Humanizing the badge: Staff required to talk to people in the community on a daily basis

SAN BENITO — One day when Constable Adrian Gonzalez was in the first grade he had a headache.

He told his mother, who would watch him walk to school from the end of the street every day that if the ache worsened, he would walk home alone.

When the headache became unbearable, he told his teacher he was going to go home and he began the short trek by himself.

However, what his teacher heard was him asking if he could go to the restroom.

As soon as he got home, he saw the red and blue flashing lights of a police car. He and his mother stepped out of the house wondering what was going on.

Officer Felipe Reyes, who was a friend of Gonzalez’s father, wanted to know if he was OK.

Gonzalez said once he saw the man, a former Marine, he was enamored by his presence and even shinier boots.

“He was nice and he wanted to know if I was OK,” Gonzalez said. “That’s when I knew I wanted to be a police officer.”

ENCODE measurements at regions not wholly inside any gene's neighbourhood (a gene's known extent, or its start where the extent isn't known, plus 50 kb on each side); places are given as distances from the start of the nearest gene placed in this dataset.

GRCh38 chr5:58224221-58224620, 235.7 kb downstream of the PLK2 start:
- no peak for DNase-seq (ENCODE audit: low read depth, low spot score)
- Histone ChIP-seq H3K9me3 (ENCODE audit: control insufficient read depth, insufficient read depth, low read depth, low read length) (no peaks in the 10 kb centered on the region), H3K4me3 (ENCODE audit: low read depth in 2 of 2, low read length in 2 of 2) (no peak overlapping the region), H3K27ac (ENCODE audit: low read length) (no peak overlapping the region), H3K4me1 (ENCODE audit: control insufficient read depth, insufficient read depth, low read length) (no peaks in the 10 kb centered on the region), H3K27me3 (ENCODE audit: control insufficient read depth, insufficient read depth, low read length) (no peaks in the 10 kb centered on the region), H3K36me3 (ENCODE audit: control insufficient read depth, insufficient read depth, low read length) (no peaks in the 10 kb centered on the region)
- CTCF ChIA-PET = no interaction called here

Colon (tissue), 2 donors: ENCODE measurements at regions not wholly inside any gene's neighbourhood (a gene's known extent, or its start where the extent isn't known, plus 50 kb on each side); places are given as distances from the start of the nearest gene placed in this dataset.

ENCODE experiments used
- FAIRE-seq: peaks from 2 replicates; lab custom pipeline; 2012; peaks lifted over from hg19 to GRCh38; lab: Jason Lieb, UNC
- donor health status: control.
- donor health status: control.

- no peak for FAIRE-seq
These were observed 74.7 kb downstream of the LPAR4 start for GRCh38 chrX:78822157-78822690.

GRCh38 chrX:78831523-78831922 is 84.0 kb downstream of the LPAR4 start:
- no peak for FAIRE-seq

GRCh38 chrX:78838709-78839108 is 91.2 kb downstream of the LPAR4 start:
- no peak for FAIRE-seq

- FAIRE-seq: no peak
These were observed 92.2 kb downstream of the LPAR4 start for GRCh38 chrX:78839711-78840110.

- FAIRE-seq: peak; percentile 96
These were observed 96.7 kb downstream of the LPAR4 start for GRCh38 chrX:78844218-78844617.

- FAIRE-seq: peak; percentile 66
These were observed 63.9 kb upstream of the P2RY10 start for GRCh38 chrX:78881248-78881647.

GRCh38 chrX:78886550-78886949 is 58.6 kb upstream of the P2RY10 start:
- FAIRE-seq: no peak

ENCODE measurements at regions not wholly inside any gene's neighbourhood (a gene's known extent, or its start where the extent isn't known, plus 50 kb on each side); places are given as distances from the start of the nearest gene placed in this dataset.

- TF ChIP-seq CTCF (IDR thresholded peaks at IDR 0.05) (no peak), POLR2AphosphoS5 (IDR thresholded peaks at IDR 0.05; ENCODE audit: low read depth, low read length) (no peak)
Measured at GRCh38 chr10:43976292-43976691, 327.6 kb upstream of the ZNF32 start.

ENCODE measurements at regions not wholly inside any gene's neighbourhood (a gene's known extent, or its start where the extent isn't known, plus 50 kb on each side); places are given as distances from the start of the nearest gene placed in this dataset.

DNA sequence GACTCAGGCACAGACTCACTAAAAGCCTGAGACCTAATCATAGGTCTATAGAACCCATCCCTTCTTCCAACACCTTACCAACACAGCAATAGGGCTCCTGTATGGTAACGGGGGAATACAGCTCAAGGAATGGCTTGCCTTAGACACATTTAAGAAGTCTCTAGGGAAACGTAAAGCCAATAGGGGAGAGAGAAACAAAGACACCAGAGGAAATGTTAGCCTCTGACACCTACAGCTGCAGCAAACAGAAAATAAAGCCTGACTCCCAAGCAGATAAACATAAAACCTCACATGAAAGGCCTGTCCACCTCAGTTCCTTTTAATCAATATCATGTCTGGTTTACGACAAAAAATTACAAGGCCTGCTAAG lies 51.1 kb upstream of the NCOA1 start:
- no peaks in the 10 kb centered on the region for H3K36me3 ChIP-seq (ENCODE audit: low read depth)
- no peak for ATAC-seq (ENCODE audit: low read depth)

Flash forward more than 30 years, Gonzalez has just been elected to be Precinct 3 Constable, watching over the areas of San Benito, Rio Hondo, La Poloma, El Ranchito and Arroyo City. He took office in January.

Gonzalez has been in law enforcement since 2001. For the longest time, he worked with the San Benito school district as a drug enforcement canine officer.

Now that he is constable, he said he plans to make his office more accessible to the community.

“My responsibility is to the people that elected me,” he said. “The best thing I love about my job is being able to help people.”

In addition to bumping up patrols in certain areas of his jurisdiction, he has also made it a mission to change how the community sees law enforcement.

In his first 60 days in office, Gonzalez has implemented new requirements for his staff.

They are required to make contact with at least 10 people per shift. This he said puts a face to the badge.

For Gonzalez, he would like the community to see him and his staff more as guardians than as warriors.

“We’re trying to change people’s attitudes toward law enforcement,” he said.